Message from discussion fibers 0.5; say "no" callbacks (when it makes sense in your application)
Received: by 10.236.176.36 with SMTP id a24mr1503770yhm.60.1312708402077;
Sun, 07 Aug 2011 02:13:22 -0700 (PDT)
Received: by 10.91.66.28 with SMTP id t28ls15860465agk.3.gmail; Sun, 07 Aug
2011 02:13:12 -0700 (PDT)
Received: by 10.90.168.7 with SMTP id q7mr274988age.45.1312708392534; Sun, 07
Aug 2011 02:13:12 -0700 (PDT)
Received: by f20g2000yqm.googlegroups.com with HTTP; Sun, 7 Aug 2011 02:13:12
Date: Sun, 7 Aug 2011 02:13:12 -0700 (PDT)
X-HTTP-UserAgent: Mozilla/5.0 (Macintosh; Intel Mac OS X 10.7; rv:6.0)
Subject: Re: fibers 0.5; say "no" callbacks (when it makes sense in your application)
From: Bruno Jouhier <bjouh...@gmail.com>
To: nodejs <email@example.com>
Content-Type: text/plain; charset=ISO-8859-1
Sounds so familiar! And very well written!
Bruno, another maladjusted weirdo who wakes up in the middle of the
night thinking about software while the others carry on their dreams.
On Aug 7, 4:37=A0am, Will Conant <will.con...@gmail.com> wrote:
> Here's the reason I'm using node-fibers for my current project:
> I'm using it to hoodwink my team and my clients into building software
> that has the potential to really scale.
> Among the programmers that I work with, I'm the maladjusted weirdo
> that spends all his time thinking about software. I spend the whole
> work-week writing software, and then I spend all weekend writing
> software too. When I drive my car, I think about software. When I go
> for walks, I think about software. Most of the programmers I work
> with, on the other hand, are pretty well adjusted people. They put in
> 40-45 hours of programming per week, and they spend the rest of their
> time hanging out with their kids or riding their mountain bikes.
> It doesn't matter what I think about the ease and clarity of using a
> callback-style API to talk to the database. They won't like it. They
> won't do it. They'll make fun of me. They'll convince everyone I'm
> crazy, and we'll have to go back to Perl.
> With node-fibers, I have tricked them, and here's how: I wrote every
> bit of code that spawns fibers or yields control. I hid that stuff in
> libraries with nice traditional synchronous APIs. I fibbed a little
> bit and told them that each web request, api request, and triggered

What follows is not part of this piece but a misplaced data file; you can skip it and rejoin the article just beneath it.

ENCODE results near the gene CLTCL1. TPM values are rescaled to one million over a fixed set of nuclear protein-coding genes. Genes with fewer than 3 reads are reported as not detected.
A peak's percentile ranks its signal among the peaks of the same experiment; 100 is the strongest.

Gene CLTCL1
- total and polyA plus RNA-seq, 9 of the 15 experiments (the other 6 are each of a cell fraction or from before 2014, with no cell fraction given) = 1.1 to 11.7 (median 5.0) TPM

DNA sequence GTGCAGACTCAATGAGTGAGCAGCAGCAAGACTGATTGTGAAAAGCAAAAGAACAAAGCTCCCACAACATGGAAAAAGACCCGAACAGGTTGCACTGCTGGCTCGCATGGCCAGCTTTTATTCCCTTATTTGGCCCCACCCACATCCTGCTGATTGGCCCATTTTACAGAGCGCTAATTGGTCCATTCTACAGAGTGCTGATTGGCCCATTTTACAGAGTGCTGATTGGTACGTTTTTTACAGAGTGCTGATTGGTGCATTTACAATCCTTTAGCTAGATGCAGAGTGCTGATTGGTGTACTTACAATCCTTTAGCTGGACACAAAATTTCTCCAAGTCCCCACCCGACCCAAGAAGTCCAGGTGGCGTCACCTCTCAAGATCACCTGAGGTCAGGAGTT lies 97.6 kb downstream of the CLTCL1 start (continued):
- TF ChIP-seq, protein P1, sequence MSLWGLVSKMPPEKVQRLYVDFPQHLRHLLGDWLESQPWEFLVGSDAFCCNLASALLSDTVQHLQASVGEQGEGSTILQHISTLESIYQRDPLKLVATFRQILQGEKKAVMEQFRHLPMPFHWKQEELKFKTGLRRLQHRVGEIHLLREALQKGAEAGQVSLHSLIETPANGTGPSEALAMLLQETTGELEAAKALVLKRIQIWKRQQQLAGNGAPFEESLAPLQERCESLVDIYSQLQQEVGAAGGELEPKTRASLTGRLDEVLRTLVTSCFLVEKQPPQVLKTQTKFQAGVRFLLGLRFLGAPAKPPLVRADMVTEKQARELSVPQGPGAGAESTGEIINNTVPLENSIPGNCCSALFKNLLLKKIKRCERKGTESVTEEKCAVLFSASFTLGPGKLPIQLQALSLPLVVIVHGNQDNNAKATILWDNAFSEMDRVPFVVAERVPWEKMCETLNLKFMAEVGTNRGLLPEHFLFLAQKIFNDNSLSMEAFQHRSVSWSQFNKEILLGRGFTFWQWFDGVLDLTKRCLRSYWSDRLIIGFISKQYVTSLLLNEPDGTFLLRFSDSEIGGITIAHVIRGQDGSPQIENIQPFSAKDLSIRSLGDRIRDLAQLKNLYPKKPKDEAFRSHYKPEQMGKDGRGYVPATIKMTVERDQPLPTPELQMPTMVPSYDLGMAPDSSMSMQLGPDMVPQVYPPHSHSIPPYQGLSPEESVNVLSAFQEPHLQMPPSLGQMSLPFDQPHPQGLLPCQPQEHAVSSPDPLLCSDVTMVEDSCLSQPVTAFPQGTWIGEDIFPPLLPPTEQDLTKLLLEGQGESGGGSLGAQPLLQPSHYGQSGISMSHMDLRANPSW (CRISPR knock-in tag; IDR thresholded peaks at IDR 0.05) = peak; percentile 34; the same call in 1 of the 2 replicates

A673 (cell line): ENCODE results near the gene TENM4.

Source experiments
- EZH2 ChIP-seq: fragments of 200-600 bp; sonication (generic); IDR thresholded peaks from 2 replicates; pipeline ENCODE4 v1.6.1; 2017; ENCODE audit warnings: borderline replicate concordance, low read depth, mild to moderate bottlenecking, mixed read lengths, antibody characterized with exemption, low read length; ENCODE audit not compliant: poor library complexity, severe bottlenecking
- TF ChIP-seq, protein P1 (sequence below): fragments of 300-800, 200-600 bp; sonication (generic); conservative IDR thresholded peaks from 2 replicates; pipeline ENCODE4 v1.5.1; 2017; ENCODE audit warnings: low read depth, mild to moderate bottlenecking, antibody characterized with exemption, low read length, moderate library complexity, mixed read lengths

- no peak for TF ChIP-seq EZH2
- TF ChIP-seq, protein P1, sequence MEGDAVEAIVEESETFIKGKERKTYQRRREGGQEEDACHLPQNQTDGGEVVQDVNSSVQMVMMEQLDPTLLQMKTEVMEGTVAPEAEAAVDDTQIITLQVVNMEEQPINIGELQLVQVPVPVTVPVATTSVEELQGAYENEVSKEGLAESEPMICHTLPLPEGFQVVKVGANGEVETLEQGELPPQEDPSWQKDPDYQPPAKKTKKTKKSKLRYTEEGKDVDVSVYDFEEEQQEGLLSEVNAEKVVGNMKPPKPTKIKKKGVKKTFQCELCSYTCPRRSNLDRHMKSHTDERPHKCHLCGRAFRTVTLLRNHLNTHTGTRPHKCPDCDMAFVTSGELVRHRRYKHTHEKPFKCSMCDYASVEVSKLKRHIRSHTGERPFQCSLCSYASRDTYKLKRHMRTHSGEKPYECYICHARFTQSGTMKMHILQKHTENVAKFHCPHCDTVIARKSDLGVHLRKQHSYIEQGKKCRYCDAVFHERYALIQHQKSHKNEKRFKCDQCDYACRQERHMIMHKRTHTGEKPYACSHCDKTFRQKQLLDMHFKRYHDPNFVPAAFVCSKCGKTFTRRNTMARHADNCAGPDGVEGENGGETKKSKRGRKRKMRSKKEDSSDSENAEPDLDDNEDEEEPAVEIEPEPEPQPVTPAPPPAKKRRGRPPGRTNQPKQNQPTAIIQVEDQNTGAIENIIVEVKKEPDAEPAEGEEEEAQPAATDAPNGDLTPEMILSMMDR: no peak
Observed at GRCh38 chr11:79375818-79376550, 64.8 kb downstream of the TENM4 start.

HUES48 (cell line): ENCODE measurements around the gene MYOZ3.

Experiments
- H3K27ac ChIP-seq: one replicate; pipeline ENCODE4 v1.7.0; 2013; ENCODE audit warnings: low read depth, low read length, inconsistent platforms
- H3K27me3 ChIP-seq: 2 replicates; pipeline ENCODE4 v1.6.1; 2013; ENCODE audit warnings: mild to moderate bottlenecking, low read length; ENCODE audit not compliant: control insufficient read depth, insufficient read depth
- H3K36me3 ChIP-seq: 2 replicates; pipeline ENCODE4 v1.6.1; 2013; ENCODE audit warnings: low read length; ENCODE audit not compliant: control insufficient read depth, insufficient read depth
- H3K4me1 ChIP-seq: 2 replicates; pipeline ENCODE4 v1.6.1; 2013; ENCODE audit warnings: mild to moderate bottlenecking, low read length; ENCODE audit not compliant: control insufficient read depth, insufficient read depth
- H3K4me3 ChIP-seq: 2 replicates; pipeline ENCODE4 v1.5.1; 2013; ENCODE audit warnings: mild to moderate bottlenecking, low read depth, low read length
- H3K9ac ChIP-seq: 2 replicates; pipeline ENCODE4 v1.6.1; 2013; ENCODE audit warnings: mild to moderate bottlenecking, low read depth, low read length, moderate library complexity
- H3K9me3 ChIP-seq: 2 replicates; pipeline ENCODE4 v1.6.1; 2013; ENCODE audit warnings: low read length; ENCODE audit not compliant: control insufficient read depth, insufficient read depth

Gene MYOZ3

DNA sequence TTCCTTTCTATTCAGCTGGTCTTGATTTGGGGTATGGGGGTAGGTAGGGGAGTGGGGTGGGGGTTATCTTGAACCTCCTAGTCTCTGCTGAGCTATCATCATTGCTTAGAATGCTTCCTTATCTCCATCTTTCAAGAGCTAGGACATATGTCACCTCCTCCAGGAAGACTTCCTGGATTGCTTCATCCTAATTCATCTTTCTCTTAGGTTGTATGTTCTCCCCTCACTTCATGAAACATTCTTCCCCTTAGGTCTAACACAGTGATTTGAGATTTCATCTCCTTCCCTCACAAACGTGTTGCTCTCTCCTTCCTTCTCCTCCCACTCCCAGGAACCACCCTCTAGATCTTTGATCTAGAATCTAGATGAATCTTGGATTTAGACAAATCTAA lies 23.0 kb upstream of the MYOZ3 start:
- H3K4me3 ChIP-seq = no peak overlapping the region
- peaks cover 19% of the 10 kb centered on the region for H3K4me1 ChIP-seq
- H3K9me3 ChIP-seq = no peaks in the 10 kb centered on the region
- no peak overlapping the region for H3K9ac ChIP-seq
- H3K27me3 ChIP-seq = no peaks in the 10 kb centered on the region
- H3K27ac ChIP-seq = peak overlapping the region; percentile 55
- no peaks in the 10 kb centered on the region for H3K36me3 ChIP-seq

> process ran in its own thread-like thing that may be suspended at any
> moment. I told them to call me the moment the word "mutex" popped into
> their heads.
> I am well aware that there will be complications. I'm sure they'll
> occasionally find ways to make code that behaves very strangely. I'm
> sure they'll call me with baffling problems, but, honestly, it's
> always been that way. I'm always the guy who understands the whole
> framework. Everyone else is usually content to write request handlers
> and business logic. They leave the weird stuff to me.
> To be fair, I'm dramatizing this story a little bit. Of course, I had
> to sell everyone on a modern concurrency solution in the first place,
> and, of course, I explained how the whole fibers thing was going to
> work. But the crux of the sale was the assurance that they wouldn't
> have to think about it--that I would take care of the tricky stuff,
> and they'd be able to write nice normal code.
> I came up with this plan a long time ago, and I considered many
> alternatives to Node/node-fibers. Erlang is too weird. Go's static
> types are mediocre for manipulating JSON data structures. Perl/Coro is
> still going to leak memory, and it won't work with all the synchronous
> CPAN modules. Ruby 1.9 is almost there, but you still have to avoid
> all the synchronous modules. The actual runner up was Node/streamline,
> but streamline has its underscores and confusing stack traces.
> Regardless of the intent of its authors, Node was made for fibers.
> They don't need to add fibers to the core. Marcel has done an
> excellent job of making fibers work as an npm module, so they're off
> the hook.
> Without fibers (or something like it), Node wouldn't even be on my
> radar. It simply wouldn't solve my problem, which, to summarize, is
> marrying modern concurrency with traditional server-side programming.
> I doubt the authors even care. From their perspective, I'm using their
> software to do something they didn't build it for. I might even be
> using it to do something they think is despicable.
> However, I'm going to make a prediction: In a couple of years, I'll
> have a lot of company. Lots of development teams are composed of nerds
> and bigger nerds. The bigger nerds will want to use Node for its
> amazing power and flexibility, and they'll want to use fibers to hide
> the tricky details from their teammates behind a facade of clean,